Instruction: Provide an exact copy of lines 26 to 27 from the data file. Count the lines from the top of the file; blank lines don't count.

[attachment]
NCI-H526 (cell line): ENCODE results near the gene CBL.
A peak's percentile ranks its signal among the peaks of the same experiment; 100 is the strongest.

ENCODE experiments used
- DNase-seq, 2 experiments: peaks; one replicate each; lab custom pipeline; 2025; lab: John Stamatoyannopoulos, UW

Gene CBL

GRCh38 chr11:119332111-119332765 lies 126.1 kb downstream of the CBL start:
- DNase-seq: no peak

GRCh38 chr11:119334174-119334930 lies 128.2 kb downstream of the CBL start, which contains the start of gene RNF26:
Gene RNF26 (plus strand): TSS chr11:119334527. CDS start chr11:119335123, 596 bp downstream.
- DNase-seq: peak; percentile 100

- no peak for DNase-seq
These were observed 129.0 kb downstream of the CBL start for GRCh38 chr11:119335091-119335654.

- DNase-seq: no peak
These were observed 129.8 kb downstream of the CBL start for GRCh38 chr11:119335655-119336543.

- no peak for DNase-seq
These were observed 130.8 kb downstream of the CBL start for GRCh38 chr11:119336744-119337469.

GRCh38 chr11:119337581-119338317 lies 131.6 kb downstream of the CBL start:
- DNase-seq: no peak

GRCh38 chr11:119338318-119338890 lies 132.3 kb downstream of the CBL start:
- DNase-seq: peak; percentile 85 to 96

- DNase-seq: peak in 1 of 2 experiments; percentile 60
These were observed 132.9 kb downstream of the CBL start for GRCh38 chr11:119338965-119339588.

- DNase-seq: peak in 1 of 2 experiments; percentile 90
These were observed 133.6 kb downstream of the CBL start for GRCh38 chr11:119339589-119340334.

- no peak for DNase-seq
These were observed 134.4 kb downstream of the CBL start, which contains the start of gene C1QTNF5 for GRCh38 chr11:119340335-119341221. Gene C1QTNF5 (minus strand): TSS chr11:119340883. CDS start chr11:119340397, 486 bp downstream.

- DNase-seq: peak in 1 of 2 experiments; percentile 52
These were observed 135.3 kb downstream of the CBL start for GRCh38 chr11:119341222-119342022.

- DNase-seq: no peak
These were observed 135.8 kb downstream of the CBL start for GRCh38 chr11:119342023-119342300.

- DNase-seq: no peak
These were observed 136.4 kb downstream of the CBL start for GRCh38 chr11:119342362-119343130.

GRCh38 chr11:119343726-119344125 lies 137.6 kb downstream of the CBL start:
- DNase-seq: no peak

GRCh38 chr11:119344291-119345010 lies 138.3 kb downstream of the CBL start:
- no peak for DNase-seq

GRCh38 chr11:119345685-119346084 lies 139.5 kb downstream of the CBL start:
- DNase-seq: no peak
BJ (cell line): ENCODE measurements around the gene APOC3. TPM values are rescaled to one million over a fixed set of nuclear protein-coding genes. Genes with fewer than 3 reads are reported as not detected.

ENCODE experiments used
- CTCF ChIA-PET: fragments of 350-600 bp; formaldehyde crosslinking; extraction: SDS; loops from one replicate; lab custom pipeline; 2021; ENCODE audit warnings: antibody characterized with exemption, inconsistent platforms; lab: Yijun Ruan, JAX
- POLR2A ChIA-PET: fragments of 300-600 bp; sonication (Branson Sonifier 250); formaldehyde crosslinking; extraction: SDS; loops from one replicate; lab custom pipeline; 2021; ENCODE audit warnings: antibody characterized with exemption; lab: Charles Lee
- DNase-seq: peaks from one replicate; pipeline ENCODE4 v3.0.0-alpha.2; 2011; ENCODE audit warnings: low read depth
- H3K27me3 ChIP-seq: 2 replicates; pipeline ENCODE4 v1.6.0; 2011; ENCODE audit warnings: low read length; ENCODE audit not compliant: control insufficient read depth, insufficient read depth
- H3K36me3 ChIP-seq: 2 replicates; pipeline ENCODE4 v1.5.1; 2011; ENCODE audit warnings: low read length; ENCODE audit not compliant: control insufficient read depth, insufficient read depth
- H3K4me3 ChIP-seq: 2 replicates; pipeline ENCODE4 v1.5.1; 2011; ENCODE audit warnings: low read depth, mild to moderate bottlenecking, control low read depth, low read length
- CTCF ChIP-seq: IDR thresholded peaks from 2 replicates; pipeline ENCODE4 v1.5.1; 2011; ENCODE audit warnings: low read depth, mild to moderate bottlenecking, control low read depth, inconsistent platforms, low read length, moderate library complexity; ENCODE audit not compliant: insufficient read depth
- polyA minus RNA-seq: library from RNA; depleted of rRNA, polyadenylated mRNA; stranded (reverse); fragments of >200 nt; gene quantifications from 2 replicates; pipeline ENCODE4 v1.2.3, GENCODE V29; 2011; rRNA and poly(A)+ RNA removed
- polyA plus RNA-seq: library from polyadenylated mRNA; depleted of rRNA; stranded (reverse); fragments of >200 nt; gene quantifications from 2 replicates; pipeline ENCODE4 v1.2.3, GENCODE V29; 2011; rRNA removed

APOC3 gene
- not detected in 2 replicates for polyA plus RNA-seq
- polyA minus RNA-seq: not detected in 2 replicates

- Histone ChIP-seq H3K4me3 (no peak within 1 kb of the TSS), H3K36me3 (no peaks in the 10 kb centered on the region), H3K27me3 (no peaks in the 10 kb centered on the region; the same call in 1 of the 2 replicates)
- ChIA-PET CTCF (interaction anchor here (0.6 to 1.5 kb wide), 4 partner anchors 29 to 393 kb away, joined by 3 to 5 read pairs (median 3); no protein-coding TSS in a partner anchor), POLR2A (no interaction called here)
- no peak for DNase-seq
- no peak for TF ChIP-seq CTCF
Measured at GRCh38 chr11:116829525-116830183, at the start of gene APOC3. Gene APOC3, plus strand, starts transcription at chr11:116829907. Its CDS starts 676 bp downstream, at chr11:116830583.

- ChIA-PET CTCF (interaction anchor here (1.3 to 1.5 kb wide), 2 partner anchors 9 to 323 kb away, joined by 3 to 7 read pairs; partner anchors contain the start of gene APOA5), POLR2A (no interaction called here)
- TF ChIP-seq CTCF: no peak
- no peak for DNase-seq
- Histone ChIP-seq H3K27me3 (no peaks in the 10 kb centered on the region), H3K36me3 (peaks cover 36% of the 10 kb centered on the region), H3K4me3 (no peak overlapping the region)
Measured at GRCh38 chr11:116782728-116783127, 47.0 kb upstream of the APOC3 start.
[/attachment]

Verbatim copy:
These were observed 134.4 kb downstream of the CBL start, which contains the start of gene C1QTNF5 for GRCh38 chr11:119340335-119341221. Gene C1QTNF5 (minus strand): TSS chr11:119340883. CDS start chr11:119340397, 486 bp downstream.

- DNase-seq: peak in 1 of 2 experiments; percentile 52